By Ed Huyck
By Melissa Wray
By Patrick Strait
By Jonathan McJunkin
By B Fresh Photography
By Ryan Siverson
By Kendra Sundvall
By Ed Huyck
Friday, May 15
Alienated outsiderdom is fast emerging as a theme at this festival. The first film of the morning is Ken Loach's My Name Is Joe--as in "My name is Joe and I'm an alcoholic." Hi, Joe.
Per Loach (Land and Freedom), the protagonist (Peter Mullan) is an Everyman representing larger struggles, but here they're personal, as Joe quits the sauce and courts a sweet social worker (Louise Goodall) while still struggling to control his temper. The film deftly approximates the man's mounting rage with a slow-burn plot that gradually becomes a showdown between Joe and the local mob. It's perhaps a minor Loach work, but the character rings true.
Later that afternoon, the outsider of the Australian Dance Me to My Song--a woman with severe cerebral palsy, played by a woman (Heather Rose) in the same condition--takes me by complete surprise. Knowing only the title and that the film was directed by one Rolf de Heer, I arrive about 30 seconds late and spend most of the opening-credit sequence climbing the balcony of the Grand Théâtre Lumière (a grand theater indeed). The one credit I do catch reads, "A Film by Heather Rose"--which makes me think I'm watching a short before Heer's main feature. But it proceeds for a hundred minutes, rendering in truly harrowing detail the life of Julia (Rose) as she struggles to communicate by computerized voice box, outsmart her horribly cruel nanny (Joey Kennedy), and, in her spare time, win the hand of a nice guy named Eddie (John Brumpton).
Heer's unflinching direction notwithstanding, this is indeed "a film by Heather Rose," who not only gives a fierce performance but also co-wrote this love-triangle variation on her life story. The near-10-minute standing ovation given to Rose--who was seated in the audience in her wheelchair--bodes well in commercial terms for a film that could tap some of the same real-life underdog appeal as Shine. On the other hand, perhaps it would be better if Rose wasn't embraced by Planet Hollywood.
Back at Palais des Festivals headquarters, the closed-caption monitors are running a live broadcast of the Fear and Loathing press conference (happening in the flesh about 50 yards away, in a roomful of video-camera operators and pink-badged reporters). Watching this spectacle on TV, I'm startled (and disturbed) by how completely the star power of actor Johnny Depp and director Terry Gilliam encourages me to devour the entire show--just as I'm supposed to. Sporting a south-of-the-border tan and mustachio to match, Depp responds with undue charm to deep questions about his Method actor bald spot in the role of Hunter S. Thompson and his degree of personal research into pot, mescaline, and LSD. "Johnny, what's the most endearing quality of Cannes?" asks a starstruck French writer. "Um," Depp says sarcastically, "Hollywood's invasion of it."
Saturday, May 16
Today, I'm happy--at least for a while. It's my first-ever visit to the Director's Fortnight, the anti-Cannes offshoot that Godard and Truffaut started in May of 1968 in protest of the main festival's bourgeois politics. Befitting this critically minded sideshow, journalists are taken from a separate line (no discrimination by color, either!) and gently escorted down a wide, white hallway to their seats in a spacious, state-of-the-art screening room. I'm once again struck by the festival's split personality: From hour to hour, I don't know whether to feel elated or exploited, savored or shat upon. At least for the moment, things are good.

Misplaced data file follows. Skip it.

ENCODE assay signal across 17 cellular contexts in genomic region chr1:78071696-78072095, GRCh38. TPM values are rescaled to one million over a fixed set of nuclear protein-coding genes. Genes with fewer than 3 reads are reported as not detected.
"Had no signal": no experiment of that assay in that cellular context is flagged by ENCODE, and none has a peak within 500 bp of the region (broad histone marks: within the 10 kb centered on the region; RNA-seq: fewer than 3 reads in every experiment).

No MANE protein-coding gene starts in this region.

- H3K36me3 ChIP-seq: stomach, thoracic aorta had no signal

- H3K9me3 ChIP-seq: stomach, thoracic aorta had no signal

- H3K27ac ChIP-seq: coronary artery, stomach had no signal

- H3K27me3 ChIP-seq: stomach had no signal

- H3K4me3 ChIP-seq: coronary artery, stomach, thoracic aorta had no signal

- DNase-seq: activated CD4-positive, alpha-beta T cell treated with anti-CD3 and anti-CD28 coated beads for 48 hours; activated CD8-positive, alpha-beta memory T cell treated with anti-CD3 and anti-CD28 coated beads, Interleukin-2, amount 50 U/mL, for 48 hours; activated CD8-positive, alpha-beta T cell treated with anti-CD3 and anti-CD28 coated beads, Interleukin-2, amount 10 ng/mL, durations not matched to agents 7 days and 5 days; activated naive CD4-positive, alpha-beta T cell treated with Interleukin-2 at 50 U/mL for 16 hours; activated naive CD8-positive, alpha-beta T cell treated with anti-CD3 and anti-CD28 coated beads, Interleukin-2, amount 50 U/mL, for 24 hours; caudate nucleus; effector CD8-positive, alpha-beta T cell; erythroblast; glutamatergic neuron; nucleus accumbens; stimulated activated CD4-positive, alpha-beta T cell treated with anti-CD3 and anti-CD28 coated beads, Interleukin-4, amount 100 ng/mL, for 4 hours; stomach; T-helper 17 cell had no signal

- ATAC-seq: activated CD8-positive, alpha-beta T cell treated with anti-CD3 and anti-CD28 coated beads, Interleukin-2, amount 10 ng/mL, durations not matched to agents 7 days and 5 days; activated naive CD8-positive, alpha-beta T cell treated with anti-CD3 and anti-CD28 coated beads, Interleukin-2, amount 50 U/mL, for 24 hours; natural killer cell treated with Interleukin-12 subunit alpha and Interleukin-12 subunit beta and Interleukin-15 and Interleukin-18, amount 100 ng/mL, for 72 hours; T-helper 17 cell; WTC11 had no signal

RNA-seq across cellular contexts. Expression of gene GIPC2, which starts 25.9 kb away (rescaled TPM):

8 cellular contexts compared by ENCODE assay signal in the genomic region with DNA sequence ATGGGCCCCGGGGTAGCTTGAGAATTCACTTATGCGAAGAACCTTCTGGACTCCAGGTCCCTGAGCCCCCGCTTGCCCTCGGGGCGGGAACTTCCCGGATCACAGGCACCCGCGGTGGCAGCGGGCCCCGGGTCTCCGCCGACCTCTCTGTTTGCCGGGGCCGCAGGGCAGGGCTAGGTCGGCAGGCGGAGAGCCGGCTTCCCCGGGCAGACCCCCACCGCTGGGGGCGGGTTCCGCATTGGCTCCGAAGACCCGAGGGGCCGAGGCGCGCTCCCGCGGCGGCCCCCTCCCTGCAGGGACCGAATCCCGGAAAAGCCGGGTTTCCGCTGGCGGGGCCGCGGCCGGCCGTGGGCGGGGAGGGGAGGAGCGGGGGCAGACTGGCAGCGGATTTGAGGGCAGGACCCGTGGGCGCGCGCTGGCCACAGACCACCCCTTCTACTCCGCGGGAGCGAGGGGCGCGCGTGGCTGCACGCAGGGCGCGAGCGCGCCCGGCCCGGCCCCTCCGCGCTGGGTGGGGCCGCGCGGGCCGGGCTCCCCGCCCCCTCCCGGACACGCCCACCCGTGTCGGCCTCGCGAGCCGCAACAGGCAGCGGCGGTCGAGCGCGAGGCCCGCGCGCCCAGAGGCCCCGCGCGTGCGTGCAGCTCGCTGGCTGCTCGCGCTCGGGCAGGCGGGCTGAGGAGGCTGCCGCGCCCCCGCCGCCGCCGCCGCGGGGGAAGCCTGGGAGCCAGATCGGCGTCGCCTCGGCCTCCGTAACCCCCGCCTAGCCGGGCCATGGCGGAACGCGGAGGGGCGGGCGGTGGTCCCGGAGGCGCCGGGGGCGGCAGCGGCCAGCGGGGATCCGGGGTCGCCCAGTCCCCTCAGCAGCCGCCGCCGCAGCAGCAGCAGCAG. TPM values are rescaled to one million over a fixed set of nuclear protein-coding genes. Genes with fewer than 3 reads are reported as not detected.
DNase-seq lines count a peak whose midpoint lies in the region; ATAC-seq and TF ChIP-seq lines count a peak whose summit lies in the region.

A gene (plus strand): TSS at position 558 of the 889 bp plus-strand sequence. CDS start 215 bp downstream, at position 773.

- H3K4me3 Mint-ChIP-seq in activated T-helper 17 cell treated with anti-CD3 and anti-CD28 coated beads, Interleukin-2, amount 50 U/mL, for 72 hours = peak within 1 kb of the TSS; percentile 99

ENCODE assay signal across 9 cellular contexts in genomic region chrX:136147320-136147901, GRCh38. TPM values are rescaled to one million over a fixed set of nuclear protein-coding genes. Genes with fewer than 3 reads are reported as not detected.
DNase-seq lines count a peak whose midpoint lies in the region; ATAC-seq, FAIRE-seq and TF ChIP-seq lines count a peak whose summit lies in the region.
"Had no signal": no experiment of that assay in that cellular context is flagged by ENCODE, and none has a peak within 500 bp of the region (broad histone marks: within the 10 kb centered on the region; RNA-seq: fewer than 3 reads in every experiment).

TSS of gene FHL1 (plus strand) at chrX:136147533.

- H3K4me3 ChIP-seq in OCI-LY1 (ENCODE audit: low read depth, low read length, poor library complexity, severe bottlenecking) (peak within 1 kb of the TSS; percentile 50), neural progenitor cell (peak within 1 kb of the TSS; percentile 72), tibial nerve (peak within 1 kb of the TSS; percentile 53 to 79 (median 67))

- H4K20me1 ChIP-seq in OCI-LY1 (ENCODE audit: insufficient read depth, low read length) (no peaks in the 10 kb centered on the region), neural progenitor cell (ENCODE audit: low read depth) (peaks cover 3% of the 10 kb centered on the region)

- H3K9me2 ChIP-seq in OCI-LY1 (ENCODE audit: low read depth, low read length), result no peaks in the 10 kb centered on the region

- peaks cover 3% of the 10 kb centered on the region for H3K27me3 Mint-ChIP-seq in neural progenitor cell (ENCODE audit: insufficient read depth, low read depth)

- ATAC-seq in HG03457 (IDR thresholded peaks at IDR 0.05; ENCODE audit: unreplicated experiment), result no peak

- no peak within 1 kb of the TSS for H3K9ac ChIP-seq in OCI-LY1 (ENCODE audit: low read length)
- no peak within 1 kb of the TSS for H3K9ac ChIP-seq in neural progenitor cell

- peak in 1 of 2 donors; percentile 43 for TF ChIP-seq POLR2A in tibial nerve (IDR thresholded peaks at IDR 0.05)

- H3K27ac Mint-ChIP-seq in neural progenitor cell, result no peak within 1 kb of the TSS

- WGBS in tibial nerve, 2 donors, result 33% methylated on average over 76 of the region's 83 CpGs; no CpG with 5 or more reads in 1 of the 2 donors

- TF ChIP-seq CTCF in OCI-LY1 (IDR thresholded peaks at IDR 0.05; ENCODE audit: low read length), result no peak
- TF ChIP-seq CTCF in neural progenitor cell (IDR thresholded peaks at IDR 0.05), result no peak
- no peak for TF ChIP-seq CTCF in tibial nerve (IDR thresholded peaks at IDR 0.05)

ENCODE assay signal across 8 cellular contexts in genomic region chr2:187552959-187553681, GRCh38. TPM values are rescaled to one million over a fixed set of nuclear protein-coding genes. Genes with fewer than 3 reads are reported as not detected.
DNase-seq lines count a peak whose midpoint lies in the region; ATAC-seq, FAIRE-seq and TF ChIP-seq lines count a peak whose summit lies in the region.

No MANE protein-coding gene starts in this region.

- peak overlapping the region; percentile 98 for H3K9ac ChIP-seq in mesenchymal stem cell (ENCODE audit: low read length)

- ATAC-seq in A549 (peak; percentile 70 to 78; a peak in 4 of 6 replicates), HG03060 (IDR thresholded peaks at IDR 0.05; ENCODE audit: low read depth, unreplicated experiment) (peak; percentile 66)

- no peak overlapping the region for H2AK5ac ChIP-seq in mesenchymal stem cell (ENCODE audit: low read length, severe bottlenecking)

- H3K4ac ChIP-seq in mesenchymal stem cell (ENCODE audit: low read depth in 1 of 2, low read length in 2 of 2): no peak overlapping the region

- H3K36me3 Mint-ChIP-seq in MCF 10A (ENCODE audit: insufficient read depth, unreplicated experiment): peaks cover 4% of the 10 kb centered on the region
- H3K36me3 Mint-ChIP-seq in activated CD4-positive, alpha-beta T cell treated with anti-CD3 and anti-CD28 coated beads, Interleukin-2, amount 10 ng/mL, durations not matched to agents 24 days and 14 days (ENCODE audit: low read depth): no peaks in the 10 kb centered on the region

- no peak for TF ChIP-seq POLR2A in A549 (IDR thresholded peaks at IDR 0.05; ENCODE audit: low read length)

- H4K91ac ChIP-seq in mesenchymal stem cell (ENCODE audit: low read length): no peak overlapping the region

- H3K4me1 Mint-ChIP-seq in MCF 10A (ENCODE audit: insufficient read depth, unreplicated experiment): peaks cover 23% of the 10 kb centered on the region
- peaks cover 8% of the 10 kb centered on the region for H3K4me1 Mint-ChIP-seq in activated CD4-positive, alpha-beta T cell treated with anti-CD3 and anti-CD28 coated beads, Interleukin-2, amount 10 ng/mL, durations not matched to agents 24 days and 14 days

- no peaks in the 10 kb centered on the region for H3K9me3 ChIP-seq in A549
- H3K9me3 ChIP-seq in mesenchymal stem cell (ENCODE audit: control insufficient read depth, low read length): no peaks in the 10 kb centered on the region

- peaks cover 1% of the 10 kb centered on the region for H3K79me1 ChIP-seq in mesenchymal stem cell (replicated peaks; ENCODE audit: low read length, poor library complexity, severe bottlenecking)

The film is Todd Solondz's follow-up to Welcome to the Dollhouse, called Happiness--an ironic/sarcastic title if ever there was one. Like Dollhouse, only more so, this film depicts (or delivers?) an endless amount of fear and loathing under the guise of the blackest comedy: One character, a clean-cut and conservative suburban father (Dylan Baker), recalls a cathartic dream about gunning down random strangers in a park, then, wide awake, goes to his car and jerks off to a teen magazine. In terms of how it appears on-screen, the perverted trick this father pulls on his preteen son's overnight guest is nothing compared to Solondz's shock-tactic denouement in which a mother (Cynthia Stevenson) ends up tasting her boy's first ejaculate.
To an extent, one appreciates the director's view that America is sick, suburbia is polluted, most men are sickos, some women are mean and pathetic, and all children are victims. But then what? Solondz successfully beats the viewer into submission--and so the cycle of abuse continues.
Sunday, May 17
Blue-badge skirmishes aside, the war between the foreign art-cinema battalion and Disney's PR foot soldiers rages on. Today's battle seems to pit Taiwanese master Tsai Ming-liang (Vive L'Amour) against Mr. Showbiz, Frank Sinatra. The latter's body is barely cold, but in faraway Cannes his death is hot. (My favorite headline came from the French Liberation: "Frank Sinatra est mort: Doo bee doo bee doo.")
In the pressroom, which is ground zero for infotainment explosions, the English-speaking journalist next to me is on the phone describing her mandate to a colleague: "They're still keen on Sinatra and they want more." Later the journalist calls her editor and explains that she has quotes from Cannes celebrities on the subject of Frank. Indeed, Scorsese's 50-word official statement--"Words cannot express my sadness..."--has been available in Xerox form on just about every table counter in the Palais. (And now, I guess I'm getting mileage out of it, too.)
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